GEEKNOTE: "The first rule of intelligent tinkering is to save all the parts." - variously attributed to both Paul Ehrlich and Aldo Leopold.
Either way, the saying is very true.
When I was a youngster, I used to work on my Lionel trains. I'd often wind up with extra parts, which probably explains why some of them ran better than others. It also explains why I let the professionals work on my automobiles and Carolyn won't let me near any kitchen appliances with a screwdriver.
The same thing goes for computers. Saving the parts is very important.
A couple of weeks ago, I wrote about beta testing. The key is to save the original configuration files BEFORE starting to tweak things. That way, worst case, I can easily get back to where I started. Beta software is, by definition, broken somehow. The only question is how badly broken. Being able to roll back to a previous stable condition is critical.
One of my business customers very carefully documented all the various logins and passwords for different computers and accounts. Unfortunately, they didn't keep the list current and a key employee was replaced last week. I now know how to hack a Mac and I got to spend some quality time with GoDaddy seizing control of the customer's domain name so we could get their website and email back up. I'm sure we'll have more to do this week. This sort of information needs to be kept under lock and key, but it DOES need to be kept and kept current.
Another customer replaced their very fancy firewall and the folks they brought in to do the upgrade didn't record all the pass-throughs on the old firewall before they replaced it. Again, some basic network documentation would have made life a lot easier.
If you aren't comfortable trying to document your network, your friendly computer geek can help.
This isn't just for companies either. I have lost track of the number of folks who have had to recreate their email client, either because they lost data on their old computer or they bought a new one. Knowing the login/password combination for your email info makes this a snap. With a little work, you can get the info from Verizon or Brighthouse. Heaven help you though if you have a free web mailbox (gmail, Yahoo, etc.) and never wrote anything down. The same goes for your router, even if you got it "free" from Verizon or Brighthouse.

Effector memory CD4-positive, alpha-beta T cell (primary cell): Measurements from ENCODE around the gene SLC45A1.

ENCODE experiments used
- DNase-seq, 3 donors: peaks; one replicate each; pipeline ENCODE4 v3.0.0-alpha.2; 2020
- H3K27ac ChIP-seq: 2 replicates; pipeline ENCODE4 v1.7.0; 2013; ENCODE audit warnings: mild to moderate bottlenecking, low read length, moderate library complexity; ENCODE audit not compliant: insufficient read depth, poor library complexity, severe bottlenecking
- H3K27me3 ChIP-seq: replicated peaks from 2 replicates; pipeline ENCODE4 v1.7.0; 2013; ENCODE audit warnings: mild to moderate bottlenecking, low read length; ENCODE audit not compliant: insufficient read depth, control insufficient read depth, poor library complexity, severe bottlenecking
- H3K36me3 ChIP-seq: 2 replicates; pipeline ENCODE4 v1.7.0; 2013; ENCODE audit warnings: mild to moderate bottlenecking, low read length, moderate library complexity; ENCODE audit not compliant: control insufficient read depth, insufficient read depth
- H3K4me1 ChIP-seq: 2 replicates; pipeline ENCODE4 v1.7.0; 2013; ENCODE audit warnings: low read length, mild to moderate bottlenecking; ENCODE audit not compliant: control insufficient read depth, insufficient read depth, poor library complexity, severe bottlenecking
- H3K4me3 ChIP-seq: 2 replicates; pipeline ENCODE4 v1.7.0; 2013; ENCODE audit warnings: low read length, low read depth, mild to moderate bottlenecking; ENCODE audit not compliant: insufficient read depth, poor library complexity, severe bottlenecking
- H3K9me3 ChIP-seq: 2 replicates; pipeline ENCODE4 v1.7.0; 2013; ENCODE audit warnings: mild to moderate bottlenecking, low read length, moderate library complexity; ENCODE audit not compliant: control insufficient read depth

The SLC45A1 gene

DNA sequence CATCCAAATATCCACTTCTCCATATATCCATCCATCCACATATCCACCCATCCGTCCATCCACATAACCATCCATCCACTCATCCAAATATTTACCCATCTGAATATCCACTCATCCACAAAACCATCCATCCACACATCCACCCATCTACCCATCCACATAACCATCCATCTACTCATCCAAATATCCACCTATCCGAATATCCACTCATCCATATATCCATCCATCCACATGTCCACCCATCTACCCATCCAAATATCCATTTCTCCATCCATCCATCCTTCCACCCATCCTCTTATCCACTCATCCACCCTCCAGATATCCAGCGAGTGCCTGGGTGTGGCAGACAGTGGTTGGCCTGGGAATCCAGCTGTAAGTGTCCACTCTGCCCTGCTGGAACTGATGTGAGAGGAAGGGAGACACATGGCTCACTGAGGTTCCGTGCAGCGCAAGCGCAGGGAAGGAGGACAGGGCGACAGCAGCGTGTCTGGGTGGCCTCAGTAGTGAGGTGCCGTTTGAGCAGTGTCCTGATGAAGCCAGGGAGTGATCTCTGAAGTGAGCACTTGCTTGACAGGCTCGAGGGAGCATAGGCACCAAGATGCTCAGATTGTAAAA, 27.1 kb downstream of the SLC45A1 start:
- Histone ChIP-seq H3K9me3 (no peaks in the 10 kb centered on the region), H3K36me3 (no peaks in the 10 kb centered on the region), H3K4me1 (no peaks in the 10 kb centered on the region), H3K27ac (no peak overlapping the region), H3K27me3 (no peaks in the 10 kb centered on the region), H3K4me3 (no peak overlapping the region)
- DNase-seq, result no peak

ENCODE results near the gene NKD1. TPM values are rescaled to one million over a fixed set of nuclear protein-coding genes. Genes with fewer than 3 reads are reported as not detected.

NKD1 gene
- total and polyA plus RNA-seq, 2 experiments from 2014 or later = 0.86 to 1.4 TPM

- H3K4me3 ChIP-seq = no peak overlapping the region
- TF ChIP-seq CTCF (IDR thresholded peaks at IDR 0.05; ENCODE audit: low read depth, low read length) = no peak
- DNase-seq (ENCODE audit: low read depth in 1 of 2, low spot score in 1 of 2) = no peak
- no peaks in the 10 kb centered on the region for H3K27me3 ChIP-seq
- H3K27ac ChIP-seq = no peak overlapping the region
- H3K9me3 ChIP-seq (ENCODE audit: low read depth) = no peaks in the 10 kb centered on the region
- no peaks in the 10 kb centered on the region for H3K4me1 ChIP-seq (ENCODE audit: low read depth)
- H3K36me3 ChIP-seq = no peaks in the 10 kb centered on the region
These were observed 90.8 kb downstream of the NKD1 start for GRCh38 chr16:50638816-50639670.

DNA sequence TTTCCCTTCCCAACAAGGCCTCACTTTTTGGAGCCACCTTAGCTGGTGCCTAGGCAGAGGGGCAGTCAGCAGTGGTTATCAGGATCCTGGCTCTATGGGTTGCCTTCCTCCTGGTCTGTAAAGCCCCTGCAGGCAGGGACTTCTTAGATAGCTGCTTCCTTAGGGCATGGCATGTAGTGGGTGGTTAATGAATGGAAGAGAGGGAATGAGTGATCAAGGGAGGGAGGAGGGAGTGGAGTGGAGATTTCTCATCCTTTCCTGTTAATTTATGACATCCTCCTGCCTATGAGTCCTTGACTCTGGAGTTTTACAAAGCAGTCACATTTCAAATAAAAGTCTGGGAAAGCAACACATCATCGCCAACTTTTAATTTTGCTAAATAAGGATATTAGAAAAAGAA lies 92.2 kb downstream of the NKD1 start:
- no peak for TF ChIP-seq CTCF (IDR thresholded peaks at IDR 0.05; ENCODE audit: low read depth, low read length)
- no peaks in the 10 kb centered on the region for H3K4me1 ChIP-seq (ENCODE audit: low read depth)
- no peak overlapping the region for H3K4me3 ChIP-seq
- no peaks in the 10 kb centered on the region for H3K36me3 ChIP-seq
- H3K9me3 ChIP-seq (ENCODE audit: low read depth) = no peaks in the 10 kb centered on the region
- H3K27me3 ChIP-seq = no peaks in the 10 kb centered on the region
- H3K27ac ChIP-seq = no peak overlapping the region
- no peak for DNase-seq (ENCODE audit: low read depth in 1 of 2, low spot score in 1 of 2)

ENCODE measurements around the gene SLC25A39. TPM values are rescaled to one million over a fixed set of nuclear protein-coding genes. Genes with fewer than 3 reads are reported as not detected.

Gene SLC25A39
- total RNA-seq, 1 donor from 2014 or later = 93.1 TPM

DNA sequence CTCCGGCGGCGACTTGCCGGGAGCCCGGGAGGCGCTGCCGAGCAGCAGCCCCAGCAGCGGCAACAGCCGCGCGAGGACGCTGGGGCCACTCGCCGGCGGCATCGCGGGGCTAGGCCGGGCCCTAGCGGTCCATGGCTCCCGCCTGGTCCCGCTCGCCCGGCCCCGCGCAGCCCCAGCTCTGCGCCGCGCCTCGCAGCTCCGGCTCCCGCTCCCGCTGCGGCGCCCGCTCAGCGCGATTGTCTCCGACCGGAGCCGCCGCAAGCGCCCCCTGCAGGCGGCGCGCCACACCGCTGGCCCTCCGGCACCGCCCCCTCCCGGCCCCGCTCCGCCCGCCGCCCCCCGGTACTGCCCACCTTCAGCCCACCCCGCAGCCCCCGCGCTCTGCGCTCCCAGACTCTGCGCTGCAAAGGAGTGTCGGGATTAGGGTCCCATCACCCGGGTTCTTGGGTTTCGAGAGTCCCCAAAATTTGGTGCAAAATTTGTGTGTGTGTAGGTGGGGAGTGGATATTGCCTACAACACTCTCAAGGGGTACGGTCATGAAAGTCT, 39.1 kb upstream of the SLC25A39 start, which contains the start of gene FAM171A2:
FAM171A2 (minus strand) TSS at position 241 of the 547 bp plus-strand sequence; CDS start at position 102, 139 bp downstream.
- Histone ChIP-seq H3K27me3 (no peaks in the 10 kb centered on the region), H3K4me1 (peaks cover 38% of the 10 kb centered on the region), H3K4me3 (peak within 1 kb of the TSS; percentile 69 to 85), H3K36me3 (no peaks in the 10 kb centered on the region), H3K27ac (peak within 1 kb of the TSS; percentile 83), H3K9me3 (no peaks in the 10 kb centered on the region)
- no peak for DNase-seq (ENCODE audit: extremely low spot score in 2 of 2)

Don't write this stuff on a sticky note and slap it on the side of your computer. Use Word or Notepad and type it up, print it out, and put it with your other important papers.
Needless to say, you should ALSO have backups of all of your important files (documents, pictures, etc), preferably off-site.
In between dealing with various computer disasters last week, I also found time to attend several Business Development Week sessions, and I may actually be getting the hang of "Twitter"...this after a couple of years of just not quite getting it. My twitter id is @robmarlowe and you are welcome to follow me and see how well I manage to use it. Special thanks to @missdestructo, @Antony511, and @jasonlongo for helping to drag me screaming and kickingn into a new world.
One of the other classes taught us how to get press releases published. I plan to use this information this coming week to announce a new hire, hopefully the first of several as we expand to meet the needs of our customers.
I also set up a new Wordpress based website last week and picked up a whole bunch of "themes" to play with. I'll give all of you a full report once I've had a little more time to work with it.
As always, feel free to drop me a note or give me a call if you have any questions about your computer or the Internet.
Rob Marlowe, Senior Geek, Gulfcoast Networking, Inc.
(Rob also serves as deputy mayor of the City of New Port Richey. Opinions expressed here are his own and do not necessarily represent the position of the city.)